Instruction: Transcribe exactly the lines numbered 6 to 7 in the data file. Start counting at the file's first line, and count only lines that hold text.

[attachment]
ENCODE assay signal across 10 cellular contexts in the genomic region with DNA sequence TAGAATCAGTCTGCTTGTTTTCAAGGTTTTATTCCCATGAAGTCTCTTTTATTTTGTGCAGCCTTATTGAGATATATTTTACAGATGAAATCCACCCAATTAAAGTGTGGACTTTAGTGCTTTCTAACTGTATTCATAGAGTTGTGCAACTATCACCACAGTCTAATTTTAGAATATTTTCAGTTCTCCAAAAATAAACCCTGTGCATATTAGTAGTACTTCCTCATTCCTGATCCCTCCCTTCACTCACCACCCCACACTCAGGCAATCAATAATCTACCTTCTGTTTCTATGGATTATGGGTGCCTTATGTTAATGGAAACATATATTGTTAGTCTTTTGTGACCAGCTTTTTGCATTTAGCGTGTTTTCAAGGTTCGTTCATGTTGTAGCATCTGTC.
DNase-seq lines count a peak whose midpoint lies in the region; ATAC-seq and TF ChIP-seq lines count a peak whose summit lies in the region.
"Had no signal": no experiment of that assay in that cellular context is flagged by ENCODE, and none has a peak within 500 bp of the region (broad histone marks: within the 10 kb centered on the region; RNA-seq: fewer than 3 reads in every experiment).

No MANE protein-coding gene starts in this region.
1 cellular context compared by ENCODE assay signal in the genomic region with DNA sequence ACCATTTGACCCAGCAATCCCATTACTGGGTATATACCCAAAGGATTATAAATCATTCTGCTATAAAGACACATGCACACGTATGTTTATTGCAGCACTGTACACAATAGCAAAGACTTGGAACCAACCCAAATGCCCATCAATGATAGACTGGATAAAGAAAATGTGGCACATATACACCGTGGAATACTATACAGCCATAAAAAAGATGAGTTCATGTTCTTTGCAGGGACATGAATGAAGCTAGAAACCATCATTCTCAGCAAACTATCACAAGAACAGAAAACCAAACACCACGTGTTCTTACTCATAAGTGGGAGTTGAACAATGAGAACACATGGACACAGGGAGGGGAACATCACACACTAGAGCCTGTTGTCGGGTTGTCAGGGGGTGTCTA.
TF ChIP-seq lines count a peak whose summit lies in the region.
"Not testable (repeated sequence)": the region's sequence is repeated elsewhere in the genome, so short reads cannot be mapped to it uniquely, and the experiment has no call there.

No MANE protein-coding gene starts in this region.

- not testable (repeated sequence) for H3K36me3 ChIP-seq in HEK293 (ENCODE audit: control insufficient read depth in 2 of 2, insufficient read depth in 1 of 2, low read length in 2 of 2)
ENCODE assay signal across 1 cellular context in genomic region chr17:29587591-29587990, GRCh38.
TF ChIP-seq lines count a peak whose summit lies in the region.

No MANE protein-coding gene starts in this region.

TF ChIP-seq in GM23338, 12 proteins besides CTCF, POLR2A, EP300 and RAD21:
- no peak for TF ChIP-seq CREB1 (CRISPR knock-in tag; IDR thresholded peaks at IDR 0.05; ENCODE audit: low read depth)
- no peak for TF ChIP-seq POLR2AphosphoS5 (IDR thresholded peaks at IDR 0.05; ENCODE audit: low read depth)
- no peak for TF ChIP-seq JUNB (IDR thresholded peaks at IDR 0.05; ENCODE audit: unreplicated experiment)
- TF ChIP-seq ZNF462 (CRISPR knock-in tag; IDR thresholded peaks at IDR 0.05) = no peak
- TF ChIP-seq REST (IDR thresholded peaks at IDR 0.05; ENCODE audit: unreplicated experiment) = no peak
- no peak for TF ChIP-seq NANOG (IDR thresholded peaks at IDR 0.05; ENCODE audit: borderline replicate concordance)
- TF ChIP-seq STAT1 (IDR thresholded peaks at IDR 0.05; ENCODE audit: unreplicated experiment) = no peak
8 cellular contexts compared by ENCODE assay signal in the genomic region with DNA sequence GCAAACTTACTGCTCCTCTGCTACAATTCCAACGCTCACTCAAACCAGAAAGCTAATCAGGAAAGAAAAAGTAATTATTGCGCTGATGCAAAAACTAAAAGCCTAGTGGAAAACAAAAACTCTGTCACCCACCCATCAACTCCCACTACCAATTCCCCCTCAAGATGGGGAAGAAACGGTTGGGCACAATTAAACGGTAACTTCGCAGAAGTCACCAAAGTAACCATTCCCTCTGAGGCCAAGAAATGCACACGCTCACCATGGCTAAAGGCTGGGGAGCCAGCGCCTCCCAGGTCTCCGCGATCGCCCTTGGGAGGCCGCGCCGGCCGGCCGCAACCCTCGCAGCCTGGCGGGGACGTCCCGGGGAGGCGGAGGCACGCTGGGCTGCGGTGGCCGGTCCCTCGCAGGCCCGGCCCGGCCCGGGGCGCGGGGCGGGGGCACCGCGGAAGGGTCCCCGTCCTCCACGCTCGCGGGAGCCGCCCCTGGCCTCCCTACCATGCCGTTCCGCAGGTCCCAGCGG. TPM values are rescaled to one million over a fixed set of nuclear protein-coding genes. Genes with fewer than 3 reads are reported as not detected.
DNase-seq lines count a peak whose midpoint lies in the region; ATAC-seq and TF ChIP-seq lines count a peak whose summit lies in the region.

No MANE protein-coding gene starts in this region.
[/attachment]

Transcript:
TF ChIP-seq lines count a peak whose summit lies in the region.
"Not testable (repeated sequence)": the region's sequence is repeated elsewhere in the genome, so short reads cannot be mapped to it uniquely, and the experiment has no call there.